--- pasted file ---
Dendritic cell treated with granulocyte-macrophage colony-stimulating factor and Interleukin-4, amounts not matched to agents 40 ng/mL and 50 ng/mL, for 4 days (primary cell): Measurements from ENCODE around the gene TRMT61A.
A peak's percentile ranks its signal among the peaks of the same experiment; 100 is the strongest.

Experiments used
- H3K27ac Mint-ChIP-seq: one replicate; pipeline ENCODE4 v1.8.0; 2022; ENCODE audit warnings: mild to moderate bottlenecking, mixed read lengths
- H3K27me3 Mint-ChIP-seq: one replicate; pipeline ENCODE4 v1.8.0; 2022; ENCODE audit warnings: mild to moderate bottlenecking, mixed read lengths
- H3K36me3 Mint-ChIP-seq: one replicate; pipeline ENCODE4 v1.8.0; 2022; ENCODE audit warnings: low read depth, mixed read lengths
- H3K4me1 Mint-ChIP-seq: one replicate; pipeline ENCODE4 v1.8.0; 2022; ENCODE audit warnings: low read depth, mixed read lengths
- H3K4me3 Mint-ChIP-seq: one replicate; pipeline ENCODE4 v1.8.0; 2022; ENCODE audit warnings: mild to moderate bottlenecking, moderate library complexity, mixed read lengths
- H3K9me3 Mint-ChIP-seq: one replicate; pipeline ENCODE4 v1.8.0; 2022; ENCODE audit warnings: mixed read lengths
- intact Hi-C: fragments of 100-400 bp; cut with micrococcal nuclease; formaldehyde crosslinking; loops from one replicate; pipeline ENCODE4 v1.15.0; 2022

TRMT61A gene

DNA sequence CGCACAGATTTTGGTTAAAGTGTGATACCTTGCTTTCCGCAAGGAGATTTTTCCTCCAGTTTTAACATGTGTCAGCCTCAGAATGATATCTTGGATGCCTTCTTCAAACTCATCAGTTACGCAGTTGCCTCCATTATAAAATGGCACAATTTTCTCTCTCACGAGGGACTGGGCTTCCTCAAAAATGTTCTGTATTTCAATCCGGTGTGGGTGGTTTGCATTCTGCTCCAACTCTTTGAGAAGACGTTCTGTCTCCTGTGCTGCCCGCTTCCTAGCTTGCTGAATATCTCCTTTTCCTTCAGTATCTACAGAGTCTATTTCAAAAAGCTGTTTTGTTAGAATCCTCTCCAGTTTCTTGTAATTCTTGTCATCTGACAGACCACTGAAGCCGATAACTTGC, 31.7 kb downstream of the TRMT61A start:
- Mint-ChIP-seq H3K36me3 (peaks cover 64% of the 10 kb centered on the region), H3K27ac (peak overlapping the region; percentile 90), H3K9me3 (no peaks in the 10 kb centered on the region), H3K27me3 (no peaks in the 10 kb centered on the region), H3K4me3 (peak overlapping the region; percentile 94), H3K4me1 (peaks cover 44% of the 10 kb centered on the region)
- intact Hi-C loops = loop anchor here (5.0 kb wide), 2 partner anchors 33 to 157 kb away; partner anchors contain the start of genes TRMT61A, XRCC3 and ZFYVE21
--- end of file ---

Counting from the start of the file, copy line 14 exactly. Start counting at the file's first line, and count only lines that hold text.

- intact Hi-C loops = loop anchor here (5.0 kb wide), 2 partner anchors 33 to 157 kb away; partner anchors contain the start of genes TRMT61A, XRCC3 and ZFYVE21